“What was your special department in cricket- were you a batsman he was asked.

“No,” he answered, merrily. “I was one of those chaps who run after the hall when everybody else has missed it—what is known in another branch of port as an ‘ also ran.'”

The Best Game.

His best game on the fields of sport was rifle-shooting. He showed me a foaming tankard won in an inter-club contest, and a massive cup won outright by three championships in the Yorkshire Light Infantry over 30 years ago. This cup has the reputation of a holding capacity measured by thirteen bottles of beer. Mr. Witty was one of the first members of the Denaby Rifle Club, which is one of the leading miniature rifle clubs in Yorkshire, and has been captain for seven years. Last year he resigned the leadership to Mr. Emmet Robinson ‘ but he is still an enthusiast, and • familtar figure on the range. Along with Mr. Barnard, to whom organising work is connection with the club he pays an eloquent tribute, he has represented Yorkshire in an Inter-County shoot with Lancashire, and last year shot regularly under the auspices of the Kelley Cup, which Denaby failed to win by a abort head.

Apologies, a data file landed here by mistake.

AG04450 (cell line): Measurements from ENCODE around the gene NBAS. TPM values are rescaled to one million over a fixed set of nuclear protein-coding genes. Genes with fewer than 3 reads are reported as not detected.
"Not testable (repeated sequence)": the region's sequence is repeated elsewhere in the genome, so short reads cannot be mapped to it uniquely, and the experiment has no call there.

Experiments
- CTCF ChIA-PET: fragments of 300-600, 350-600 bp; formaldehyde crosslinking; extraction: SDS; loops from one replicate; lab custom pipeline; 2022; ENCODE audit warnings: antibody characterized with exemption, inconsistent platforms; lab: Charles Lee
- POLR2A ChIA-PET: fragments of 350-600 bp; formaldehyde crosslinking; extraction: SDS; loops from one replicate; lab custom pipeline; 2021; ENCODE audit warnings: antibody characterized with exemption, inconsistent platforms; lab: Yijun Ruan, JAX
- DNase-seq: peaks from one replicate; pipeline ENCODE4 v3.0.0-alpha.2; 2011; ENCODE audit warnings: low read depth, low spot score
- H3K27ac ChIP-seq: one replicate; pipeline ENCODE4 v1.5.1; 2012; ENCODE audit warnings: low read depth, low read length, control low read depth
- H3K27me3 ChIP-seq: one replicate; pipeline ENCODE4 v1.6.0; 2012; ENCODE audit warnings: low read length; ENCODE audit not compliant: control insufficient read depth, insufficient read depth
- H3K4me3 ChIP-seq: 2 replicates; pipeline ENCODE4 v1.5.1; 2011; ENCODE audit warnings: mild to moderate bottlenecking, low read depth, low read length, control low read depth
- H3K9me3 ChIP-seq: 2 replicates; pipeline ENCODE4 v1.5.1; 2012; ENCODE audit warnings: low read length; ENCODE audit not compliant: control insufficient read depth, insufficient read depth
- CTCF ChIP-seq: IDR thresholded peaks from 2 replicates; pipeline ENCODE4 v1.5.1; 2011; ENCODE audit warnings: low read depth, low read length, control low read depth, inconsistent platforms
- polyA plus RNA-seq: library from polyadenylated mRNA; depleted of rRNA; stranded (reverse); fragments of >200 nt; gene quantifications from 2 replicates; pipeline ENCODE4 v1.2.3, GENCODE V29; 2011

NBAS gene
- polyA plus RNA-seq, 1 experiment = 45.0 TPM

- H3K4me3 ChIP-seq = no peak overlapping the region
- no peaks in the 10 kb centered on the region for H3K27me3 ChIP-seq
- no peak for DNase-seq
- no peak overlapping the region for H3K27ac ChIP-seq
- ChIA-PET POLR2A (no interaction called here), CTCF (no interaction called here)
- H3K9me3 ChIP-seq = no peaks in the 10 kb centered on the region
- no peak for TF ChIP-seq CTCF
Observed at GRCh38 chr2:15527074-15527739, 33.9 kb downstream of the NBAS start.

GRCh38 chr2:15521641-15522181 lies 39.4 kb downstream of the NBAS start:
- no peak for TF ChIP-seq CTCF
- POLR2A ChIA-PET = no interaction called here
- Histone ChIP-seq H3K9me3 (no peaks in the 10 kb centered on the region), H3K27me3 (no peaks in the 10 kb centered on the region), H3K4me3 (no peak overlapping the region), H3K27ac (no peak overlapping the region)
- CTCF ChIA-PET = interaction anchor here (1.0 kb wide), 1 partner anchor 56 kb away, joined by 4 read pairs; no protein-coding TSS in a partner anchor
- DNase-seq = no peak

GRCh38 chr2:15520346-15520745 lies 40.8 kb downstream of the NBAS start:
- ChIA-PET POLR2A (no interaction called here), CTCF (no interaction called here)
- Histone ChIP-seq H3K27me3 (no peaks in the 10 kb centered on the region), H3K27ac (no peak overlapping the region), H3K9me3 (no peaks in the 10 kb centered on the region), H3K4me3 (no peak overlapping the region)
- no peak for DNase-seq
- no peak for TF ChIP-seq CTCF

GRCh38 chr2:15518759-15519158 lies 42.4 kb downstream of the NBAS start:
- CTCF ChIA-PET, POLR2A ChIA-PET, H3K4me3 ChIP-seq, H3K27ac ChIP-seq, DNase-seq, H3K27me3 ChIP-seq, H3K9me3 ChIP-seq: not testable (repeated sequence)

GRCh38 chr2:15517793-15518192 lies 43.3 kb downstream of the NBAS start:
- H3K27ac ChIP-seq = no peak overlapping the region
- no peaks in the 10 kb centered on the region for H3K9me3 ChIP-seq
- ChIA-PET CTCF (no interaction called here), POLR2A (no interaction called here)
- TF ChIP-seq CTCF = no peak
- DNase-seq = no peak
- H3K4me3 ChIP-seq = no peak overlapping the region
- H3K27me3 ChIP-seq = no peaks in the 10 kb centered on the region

Mr. Witty is a member of the Institute of Mining Engineers. He married the present Mrs. Witty in 1890 at Sheffield, and has taken a very keen interest in the social life of the place. Her special attention has been devoted to the Fullerton Hospital, in aid of which she helps to organise a monstre tea annually, and in the Girls Institute, recently opened by Mrs. Capt. Pope.

Altogether Mr. and Mrs. Witty have spent a busy, useful, and pleasant life in Denaby, and to-day they will be gratified by a general expression of the peoples’ goodwill.